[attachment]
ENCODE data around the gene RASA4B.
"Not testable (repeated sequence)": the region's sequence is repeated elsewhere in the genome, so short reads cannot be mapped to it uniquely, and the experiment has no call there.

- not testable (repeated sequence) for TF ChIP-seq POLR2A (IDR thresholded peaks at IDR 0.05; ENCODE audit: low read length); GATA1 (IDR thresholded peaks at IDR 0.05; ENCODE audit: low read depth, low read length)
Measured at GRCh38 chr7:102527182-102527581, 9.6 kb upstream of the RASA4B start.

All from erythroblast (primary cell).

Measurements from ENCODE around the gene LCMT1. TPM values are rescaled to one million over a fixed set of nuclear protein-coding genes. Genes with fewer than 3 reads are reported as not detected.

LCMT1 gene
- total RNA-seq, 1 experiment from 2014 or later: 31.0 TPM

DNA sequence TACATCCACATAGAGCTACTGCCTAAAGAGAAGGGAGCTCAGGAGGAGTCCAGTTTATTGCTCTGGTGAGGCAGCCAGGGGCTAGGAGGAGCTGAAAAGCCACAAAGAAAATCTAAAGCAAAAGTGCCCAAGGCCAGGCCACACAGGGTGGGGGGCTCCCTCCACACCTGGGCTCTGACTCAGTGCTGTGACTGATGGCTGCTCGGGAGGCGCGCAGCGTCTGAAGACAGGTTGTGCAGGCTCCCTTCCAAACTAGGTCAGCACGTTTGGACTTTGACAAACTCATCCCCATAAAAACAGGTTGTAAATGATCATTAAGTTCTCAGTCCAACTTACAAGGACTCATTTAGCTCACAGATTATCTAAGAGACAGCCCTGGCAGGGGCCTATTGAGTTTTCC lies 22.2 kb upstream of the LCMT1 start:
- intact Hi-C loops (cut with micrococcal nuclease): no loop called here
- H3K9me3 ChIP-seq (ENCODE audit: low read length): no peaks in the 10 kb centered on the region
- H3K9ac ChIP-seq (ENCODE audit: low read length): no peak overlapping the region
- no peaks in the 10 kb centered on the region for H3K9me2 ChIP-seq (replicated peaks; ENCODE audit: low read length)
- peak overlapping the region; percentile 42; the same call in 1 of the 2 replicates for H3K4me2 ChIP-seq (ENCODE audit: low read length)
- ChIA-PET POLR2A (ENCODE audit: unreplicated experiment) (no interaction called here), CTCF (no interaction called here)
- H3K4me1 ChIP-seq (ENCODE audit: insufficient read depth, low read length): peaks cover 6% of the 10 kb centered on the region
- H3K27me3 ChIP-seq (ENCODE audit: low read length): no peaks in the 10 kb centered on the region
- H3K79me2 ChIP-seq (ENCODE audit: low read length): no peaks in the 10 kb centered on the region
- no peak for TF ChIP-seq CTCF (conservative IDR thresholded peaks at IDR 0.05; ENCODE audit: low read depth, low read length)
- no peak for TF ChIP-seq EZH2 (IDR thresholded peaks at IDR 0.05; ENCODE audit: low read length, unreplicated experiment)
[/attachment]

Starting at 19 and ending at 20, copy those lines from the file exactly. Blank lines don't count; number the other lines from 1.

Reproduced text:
- no peak for TF ChIP-seq CTCF (conservative IDR thresholded peaks at IDR 0.05; ENCODE audit: low read depth, low read length)
- no peak for TF ChIP-seq EZH2 (IDR thresholded peaks at IDR 0.05; ENCODE audit: low read length, unreplicated experiment)